Posted tagged ‘Sumoto’

Mt. Mikuma (三熊山)

July 26, 2009

Mt. Mikuma is a small hill overlooking the coastal resort town of Sumoto on Awaji Island. The small elevation change and outstanding panoramic views make it the perfect afternoon stroll after a morning on the beach.


The hike: There’s a tourist information center at the bus terminal if you’d like to get a basic map or inquire about accomodation options. Walk out the main entrance of the terminal and turn right, heading for the large supermarket just in front of you. This is an excellent place to pick up supplies. You can also marvel at the grass parking spaces! Anyway, continue walking past the supermarket on the main road into town. If you want a little more scenic and quieter approach to the beach, then walk a few blocks towards the sea, where you’ll find a wonderful wooden boardwalk. Cross over the bridge and decent to the beach. This is actually one of nicest beaches in the Kansai area (sans Shirahama), but beware that there are no coin lockers here. (There are a few at the bus station if you’d like to save some money). Otherwise, you can pay 1000 yen at any of the shops on the beach and they’ll keep your stuff and let you have a warm shower. If you want to do the hike first, then walk all the way along the beach until reaching a rather large, modern hotel called the Hotel New Awaji. The hiking path starts just beyond the hotel, on a steep paved driveway. Follow the road to the top of the hill, where you’ll see signs pointing towards Mt. Mikuma. Turn left and follow the paved path as it winds its way through a spectacular forest. Despite the fact that it’s a completely concrete path, the beauty of the flora really makes you forget about this unfortunate truth. If you’re walking in sandals, then you might actually appreciate the grip the path has to offer. Continue climbing and turn left at the first major junction you see. Again, there’s a signpost here, so it’s difficult to get lost. After another couple of switchbacks you’ll arrive at the top of the ridge. Turn left again and the castle will come into view directly in front of you. There’s a hidden parking lot for people who are lazy and want to drive up, but I guarantee that you’ll pretty much have the place to yourself during the summer, as the hot and humid weather will keep most in their fancy hotels below. There’s a shop just below the summit that sells shaved ice and soft drinks. Make your way towards the castle, where you’ll be rewarded with stunning views of the beach below. The castle itself is a concrete reproduction built in 1928, but the castle walls date from the 6th century. The castle is free to enter and has outstanding vistas all the way over towards Wakayama city. If you’re keen to do a little more walking, then you can retrace your steps back towards the paved path, where you’ll find a loop trail over to nishi-no-maru (西の丸). There aren’t any views on that side of the mountain, but it looks like a good place to escape if there are any big crowds near the castle (which there could be in autumn.) Anyway, retreat back to the beach and reward yourself with a refreshing swim. In addition, Hotel New Awaji has two amazing hot spring baths that can be yours for a measly 1800 yen (surely the steepest day-use fee for any hot spring in Japan). There’s plenty of free camping on the beach, or you can shell out the big bucks for the hotel. There’s also a hostel-eque place right on the beach that gets very crowded with groups in the summer.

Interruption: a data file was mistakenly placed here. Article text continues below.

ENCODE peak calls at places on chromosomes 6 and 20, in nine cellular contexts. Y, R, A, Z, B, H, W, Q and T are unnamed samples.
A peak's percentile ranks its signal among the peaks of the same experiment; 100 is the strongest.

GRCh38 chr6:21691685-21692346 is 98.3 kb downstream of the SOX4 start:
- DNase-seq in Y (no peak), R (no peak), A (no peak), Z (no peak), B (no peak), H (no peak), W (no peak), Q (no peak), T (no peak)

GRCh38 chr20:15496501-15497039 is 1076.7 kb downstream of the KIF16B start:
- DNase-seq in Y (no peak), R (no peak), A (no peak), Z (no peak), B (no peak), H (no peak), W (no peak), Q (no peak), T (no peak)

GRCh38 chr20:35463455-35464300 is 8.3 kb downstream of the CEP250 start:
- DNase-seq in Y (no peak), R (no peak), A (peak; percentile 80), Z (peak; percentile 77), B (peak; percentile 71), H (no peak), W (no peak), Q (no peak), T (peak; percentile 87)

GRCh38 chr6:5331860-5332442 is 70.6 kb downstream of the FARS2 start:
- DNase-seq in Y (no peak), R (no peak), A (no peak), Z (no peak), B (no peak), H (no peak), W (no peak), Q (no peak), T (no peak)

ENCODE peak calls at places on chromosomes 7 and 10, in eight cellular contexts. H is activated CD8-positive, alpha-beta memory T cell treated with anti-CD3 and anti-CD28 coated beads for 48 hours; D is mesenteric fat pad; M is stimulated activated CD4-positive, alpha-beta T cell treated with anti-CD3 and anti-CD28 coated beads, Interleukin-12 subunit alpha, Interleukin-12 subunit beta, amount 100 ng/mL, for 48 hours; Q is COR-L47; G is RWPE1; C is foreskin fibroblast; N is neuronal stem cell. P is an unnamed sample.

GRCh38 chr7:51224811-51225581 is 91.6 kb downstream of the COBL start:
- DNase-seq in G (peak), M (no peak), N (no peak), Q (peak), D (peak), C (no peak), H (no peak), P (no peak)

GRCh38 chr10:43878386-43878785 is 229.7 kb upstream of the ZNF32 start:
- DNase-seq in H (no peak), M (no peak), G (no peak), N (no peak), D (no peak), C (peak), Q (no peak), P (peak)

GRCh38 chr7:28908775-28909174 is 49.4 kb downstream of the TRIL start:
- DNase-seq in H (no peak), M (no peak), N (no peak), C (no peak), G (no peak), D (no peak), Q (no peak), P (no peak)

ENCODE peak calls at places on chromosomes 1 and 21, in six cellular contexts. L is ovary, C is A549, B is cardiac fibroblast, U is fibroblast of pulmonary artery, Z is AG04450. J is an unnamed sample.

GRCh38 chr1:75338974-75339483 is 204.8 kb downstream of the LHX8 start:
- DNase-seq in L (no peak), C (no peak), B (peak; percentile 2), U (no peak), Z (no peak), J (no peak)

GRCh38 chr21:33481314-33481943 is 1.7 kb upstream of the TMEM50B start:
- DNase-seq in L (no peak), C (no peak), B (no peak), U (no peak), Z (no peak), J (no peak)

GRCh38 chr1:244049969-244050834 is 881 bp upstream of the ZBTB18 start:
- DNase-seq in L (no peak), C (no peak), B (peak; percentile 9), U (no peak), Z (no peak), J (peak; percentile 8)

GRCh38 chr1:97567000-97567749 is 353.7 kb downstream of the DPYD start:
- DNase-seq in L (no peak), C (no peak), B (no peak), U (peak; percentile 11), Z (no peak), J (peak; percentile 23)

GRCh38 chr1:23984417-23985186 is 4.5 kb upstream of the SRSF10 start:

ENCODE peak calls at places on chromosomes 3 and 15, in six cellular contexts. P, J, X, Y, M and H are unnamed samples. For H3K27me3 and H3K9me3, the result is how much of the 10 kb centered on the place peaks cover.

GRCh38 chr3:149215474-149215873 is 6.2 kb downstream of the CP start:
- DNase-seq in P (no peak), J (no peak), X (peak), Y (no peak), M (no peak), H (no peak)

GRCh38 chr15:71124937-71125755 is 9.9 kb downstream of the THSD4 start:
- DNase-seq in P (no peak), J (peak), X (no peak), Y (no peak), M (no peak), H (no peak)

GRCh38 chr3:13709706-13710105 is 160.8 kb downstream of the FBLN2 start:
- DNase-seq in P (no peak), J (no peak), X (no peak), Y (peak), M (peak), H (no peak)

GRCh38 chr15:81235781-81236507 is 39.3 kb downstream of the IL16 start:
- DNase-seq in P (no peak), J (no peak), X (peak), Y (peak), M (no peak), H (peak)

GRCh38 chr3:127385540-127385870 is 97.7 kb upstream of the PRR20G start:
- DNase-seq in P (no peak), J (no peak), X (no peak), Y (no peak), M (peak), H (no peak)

When to go: This hike can easily be done year round, but the best time is probably the summer, where you can combine the hike with a lovely swim on the beach. In addition, it can be easily done in sandals, eliminating the need to carry an extra pair of walking shoes.

Access: From the Hankyu bus terminal in Umeda, take a bus bound for Sumoto bus center (洲本バスセンター). The bus takes 2 hours and costs 2300 yen (one-way). Click here for the schedule. There are also JR buses leaving from the JR highway bus center (also in Umeda) which cost the same price and take about the same amount of time. Alternatively, you can also take a bus from Sannomiya station in Kobe. Click here for the schedule (click on the PDF file on that page).

Level of difficulty: 1 out of 5 (elevation change 133m)

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